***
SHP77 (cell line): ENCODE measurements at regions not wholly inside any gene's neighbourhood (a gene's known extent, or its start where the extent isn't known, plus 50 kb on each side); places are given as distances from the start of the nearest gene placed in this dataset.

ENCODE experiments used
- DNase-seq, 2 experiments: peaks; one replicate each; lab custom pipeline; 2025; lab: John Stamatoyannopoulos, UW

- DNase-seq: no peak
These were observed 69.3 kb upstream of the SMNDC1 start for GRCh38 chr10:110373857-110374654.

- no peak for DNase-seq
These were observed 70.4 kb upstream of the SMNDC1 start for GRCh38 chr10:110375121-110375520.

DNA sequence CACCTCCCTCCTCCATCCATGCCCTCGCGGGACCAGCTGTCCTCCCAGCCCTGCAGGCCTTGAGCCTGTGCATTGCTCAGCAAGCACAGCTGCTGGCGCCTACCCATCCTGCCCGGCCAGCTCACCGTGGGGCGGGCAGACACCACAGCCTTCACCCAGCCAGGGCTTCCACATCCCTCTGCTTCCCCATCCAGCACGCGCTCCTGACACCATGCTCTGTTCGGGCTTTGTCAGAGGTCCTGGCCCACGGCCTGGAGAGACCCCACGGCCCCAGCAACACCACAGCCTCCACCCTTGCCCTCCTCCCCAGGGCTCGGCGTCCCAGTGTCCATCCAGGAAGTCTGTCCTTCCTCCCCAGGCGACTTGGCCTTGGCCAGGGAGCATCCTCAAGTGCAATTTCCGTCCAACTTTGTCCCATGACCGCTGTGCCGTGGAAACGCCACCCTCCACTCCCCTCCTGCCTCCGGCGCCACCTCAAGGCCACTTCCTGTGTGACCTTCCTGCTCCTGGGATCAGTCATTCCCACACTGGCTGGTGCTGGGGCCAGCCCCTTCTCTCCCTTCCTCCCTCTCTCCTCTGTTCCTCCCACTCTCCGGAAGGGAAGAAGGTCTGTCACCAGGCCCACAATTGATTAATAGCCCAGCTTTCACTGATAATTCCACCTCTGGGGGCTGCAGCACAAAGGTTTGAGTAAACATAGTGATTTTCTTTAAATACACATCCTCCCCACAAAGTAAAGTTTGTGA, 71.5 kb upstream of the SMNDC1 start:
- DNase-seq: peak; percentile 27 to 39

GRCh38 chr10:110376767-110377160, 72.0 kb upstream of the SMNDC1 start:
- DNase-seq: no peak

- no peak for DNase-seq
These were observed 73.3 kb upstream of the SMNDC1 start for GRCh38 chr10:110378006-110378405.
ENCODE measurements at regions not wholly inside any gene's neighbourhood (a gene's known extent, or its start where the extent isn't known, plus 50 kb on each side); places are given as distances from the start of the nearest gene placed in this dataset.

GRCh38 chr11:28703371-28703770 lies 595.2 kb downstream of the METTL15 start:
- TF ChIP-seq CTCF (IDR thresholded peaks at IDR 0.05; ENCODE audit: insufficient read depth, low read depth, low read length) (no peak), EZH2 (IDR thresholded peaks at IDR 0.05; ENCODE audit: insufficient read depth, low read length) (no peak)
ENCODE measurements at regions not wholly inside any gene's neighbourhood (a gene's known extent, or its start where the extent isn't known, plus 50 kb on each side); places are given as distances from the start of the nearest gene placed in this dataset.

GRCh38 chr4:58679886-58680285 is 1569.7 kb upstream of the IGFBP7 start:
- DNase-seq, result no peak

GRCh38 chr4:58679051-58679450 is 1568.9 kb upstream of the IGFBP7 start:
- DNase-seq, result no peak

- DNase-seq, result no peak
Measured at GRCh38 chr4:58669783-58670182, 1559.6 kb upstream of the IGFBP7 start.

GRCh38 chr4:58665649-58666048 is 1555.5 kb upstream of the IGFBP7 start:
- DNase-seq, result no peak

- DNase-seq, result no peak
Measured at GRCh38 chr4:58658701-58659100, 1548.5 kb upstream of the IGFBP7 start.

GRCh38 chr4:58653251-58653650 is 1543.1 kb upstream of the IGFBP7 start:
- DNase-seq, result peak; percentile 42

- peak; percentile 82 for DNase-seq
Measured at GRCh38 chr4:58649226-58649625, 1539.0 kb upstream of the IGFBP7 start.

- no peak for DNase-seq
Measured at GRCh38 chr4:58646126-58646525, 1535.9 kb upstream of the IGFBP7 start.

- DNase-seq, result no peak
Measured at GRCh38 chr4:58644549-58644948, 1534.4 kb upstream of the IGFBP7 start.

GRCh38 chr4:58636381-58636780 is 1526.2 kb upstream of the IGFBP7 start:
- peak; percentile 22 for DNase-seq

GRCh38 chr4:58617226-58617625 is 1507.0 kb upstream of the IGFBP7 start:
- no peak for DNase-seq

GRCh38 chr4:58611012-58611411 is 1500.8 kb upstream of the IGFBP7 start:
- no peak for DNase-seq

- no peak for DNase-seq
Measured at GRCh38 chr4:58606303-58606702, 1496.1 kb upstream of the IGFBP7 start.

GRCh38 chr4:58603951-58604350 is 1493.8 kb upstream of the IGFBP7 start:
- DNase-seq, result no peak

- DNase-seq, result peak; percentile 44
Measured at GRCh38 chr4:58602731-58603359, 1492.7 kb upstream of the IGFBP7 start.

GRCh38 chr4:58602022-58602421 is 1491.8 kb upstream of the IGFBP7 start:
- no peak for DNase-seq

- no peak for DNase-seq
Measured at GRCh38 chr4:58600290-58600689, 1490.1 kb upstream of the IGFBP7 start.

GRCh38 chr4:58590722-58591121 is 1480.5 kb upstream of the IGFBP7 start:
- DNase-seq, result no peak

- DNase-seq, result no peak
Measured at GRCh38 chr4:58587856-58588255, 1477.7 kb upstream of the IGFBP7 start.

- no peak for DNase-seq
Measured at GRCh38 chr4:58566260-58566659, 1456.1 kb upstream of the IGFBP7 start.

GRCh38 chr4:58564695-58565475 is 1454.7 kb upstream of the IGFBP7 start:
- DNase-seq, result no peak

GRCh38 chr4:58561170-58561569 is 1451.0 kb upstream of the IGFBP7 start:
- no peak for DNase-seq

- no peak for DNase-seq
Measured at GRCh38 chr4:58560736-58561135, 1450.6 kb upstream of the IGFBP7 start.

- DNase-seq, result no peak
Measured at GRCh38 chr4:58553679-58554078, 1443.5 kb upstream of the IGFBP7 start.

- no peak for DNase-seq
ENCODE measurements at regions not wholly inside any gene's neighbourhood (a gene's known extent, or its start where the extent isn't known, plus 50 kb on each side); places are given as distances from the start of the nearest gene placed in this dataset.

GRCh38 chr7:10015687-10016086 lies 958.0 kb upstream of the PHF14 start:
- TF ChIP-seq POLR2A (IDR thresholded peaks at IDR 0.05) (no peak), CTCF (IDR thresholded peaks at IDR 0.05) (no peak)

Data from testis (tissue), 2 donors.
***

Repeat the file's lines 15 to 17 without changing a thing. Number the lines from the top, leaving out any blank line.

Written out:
GRCh38 chr11:28703371-28703770 lies 595.2 kb downstream of the METTL15 start:
- TF ChIP-seq CTCF (IDR thresholded peaks at IDR 0.05; ENCODE audit: insufficient read depth, low read depth, low read length) (no peak), EZH2 (IDR thresholded peaks at IDR 0.05; ENCODE audit: insufficient read depth, low read length) (no peak)
ENCODE measurements at regions not wholly inside any gene's neighbourhood (a gene's known extent, or its start where the extent isn't known, plus 50 kb on each side); places are given as distances from the start of the nearest gene placed in this dataset.